Perhaps I will have to adopt voice software, like that used by writers when they succumb to arthritis. I will have to keep a straight face while composing my melancholic blog posts, telling my laptop: “The weather is grey, and the streets are full of people wearing masks.” I think it would be more difficult to be melancholic when intoning my despairing thoughts aloud to a silent MacBook. And it would be sophisticated software that could keep up with my mixed-up not-quite Kiwi vows. Sometimes I sound exactly like Justin Bieber. And anyway, I’m typing now, thumbs flying, so this is a problem for another day. 

I never usually take the days between Christmas and New Year off work unless I’m in New Zealand, and so it’s strange to have this time off in London. I’m not used to being on holiday here. I don’t know what to do with myself, particularly this year, when there are so few planning options. I keep scheduling walks after going for long runs, and tiring myself out, like I am my own petulant bored toddler. I watch television on the TV, and then turn off the TV, and go to the bedroom, and watch the same show on my laptop. I have downloaded at least ten excellent books that I can’t quite make myself read. The main outlets for pleasure are food and alcohol, and I am indulging voraciously in both. Come January, I will be vegan for my typical 31 days, and so I can only hope that the news is better then, because if I can’t medicate myself with cheese, it will fall 100% to negronis. 

The worst part about Christmas being over is that people will take their lights down. I love the Christmas lights, even though I’m lazy at putting up our own. Our front window is our bedroom widow, and it is typically shuttered, and blocked from the street from the hedge, to limit the number of people who can see me naked; but most of the houses around here have their lounges at the front, and Christmas trees in the bay window. For me, the more brightly, neon lit the better. I want to be dazzled and disoriented by your Christmas tree, I want to feel like I’m flying over New York city at nighttime in a hurricane. I do like counting the dead Christmas trees out on the pavement, though, so there’s that. 

I am looking forward to 2020 being over like everybody else but ugh: the long grey expanse of January and February. And then worst of all, March – March, if nothing has changed and the vaccine hasn’t gone round enough people, and we have to deal with the anniversary of Covid with no good news to carry us through. I had planned to run a 10K in January, and it’s been moved to March, and that’s the first time I’ve ever been upset by the cancellation of an athletic activity. I look back on March this year with nostalgia, because there was excitement (and dread and fear, but still excitement) around coronavirus and pandemics and the uncertainty of it all. There was electricity to the closure of the office, and setting up camp at home. Buying masks and toilet paper. Community spirit, etc, and even my cat seemed to like me more. Maybe that excitement should never have been there; almost certainly it was a gift of privilege and stupidity. But I am nostalgic for any kind of excitement. It’s dangerous to look forward to anything, even running 10K in a circle with people who are much faster than you.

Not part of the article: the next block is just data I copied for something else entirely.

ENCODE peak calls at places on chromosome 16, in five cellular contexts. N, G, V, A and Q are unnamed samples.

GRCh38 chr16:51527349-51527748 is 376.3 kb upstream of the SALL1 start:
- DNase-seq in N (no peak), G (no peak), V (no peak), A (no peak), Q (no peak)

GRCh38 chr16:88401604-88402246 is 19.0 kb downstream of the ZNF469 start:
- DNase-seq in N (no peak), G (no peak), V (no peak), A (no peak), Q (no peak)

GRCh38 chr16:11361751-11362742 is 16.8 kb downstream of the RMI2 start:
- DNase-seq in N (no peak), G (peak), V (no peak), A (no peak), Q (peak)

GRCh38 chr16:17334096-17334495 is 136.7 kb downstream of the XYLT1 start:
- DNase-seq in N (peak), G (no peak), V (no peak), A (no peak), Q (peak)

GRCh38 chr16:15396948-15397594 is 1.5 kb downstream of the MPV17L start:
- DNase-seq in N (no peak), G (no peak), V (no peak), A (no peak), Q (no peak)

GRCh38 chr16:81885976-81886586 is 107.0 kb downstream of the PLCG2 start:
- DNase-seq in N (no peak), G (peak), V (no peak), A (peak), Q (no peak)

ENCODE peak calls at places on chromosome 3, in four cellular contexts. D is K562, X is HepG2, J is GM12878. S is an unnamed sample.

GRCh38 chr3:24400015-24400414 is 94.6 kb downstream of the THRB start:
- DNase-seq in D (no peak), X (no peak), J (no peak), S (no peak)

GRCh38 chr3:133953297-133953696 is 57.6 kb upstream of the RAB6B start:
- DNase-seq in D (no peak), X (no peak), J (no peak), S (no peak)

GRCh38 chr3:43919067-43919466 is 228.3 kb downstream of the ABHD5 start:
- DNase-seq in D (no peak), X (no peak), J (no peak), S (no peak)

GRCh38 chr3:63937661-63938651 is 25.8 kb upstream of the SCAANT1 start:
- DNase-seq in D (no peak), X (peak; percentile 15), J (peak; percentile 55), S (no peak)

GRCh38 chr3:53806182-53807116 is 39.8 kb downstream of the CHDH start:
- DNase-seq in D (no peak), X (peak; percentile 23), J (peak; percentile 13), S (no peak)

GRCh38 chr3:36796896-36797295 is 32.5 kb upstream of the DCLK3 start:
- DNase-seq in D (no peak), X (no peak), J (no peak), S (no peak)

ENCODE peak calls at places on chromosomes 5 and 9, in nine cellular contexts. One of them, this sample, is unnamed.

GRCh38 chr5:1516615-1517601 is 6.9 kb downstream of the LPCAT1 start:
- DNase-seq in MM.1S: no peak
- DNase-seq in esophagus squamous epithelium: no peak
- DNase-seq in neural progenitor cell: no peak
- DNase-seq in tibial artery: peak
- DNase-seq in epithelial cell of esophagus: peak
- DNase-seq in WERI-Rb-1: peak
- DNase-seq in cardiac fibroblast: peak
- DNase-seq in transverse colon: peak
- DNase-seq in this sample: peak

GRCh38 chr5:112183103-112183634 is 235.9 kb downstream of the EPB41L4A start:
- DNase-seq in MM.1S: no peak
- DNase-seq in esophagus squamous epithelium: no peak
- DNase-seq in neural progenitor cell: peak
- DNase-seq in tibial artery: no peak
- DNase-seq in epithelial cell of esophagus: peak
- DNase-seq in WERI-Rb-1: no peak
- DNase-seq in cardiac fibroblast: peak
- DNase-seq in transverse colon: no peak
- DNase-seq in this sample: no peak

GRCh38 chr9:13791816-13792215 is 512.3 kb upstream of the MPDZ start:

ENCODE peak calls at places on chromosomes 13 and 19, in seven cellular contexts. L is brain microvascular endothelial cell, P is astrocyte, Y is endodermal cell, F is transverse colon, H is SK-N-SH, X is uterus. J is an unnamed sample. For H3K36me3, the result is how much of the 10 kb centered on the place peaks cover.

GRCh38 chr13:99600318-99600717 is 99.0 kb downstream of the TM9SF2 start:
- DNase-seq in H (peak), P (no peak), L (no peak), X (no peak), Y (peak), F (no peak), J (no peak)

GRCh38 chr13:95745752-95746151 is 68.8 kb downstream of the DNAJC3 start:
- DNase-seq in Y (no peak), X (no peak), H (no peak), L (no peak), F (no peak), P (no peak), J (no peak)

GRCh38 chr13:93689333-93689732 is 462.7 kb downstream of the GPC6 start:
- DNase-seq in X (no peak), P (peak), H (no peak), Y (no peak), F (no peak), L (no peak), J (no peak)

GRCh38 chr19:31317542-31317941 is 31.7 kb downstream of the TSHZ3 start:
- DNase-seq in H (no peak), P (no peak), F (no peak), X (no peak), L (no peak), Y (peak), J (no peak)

Having fixed my eyebrows, it might be time to consider my fingernails, which are disgusting as always. Maybe I will shave my legs, a victim of the cold weather. Or perhaps I will become a knitter – I got a knitting kit for Christmas. It’s always nice to consider the potential for latent talent lurking within oneself. Although knitting is probably thumb-heavy activity.

Welcome to Plague Island

Welcome to Plague Island. We are pleased that you could join us here

On the shortest and darkest day of the year. 

We hope you don’t like fruit or vegetables.  Please refrain from touching anyone you love. 

The last ships have already left and the fish have grown wings to be free of these waters.

***

Stay inside, and hold your breath forever. Please,

Enjoy your stay.

One minute less

I am so tired of going to the supermarket for a treat.

Somehow, it gets to 3pm on a Wednesday and I haven’t been outside. I have: been on 7 Zoom calls, fed the cat, done 50 bicycle sit-ups looking at the crack in my ceiling but I haven’t

Seen the sun. Or anyone, except my husband

Who leaves at 8am and catches an empty train to somewhere he’d rather not be. 

I keep losing my masks even though I go nowhere. I am losing my mind because I’m

Going nowhere. Yesterday, I bought a neon orange blouse because it reminds me of who I used to be. The drifts of leaves are gone, there is decay in the gutter, and

There is only winter left of 2020, the cold dregs of a year I did not anticipate,

We did not anticipate this. 

The cat panics when I leave the house. She spends the whole time mewling at the door, and when I come back she paws at the outside world, cries at my absence

And then bites my feet. 

I used to make an effort and now I don’t. I wear mismatched socks and slippers I wear

The same pair of black leggings I wear

The same three red jumpers and, most of the time, a dressing gown. 

An old house, a cracked house was OK when I spent so much of my time under other roofs. I have spent the whole of 2020 romancing birds. First I won the pigeons, and then the crows, and then the robins, and now one Great Tit, 

But mostly I have made one squirrel very fat. I can see the ivy growing. I can see it gaining length as I lose days. Every day there is one less minute of sun.